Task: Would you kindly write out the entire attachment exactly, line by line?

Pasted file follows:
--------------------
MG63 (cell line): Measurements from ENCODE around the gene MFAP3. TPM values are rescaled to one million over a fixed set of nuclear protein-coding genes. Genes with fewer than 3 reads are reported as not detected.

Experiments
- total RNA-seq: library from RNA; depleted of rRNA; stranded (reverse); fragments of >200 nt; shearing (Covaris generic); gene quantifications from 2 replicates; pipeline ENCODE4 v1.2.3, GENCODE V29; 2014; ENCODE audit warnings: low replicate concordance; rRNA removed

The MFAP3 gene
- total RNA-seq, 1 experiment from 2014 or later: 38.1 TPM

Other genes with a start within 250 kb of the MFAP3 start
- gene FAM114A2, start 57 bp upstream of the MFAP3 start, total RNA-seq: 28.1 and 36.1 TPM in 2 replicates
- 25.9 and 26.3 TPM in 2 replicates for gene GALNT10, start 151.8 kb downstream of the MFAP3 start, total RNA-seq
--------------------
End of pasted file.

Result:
MG63 (cell line): Measurements from ENCODE around the gene MFAP3. TPM values are rescaled to one million over a fixed set of nuclear protein-coding genes. Genes with fewer than 3 reads are reported as not detected.

Experiments
- total RNA-seq: library from RNA; depleted of rRNA; stranded (reverse); fragments of >200 nt; shearing (Covaris generic); gene quantifications from 2 replicates; pipeline ENCODE4 v1.2.3, GENCODE V29; 2014; ENCODE audit warnings: low replicate concordance; rRNA removed

The MFAP3 gene
- total RNA-seq, 1 experiment from 2014 or later: 38.1 TPM

Other genes with a start within 250 kb of the MFAP3 start
- gene FAM114A2, start 57 bp upstream of the MFAP3 start, total RNA-seq: 28.1 and 36.1 TPM in 2 replicates
- 25.9 and 26.3 TPM in 2 replicates for gene GALNT10, start 151.8 kb downstream of the MFAP3 start, total RNA-seq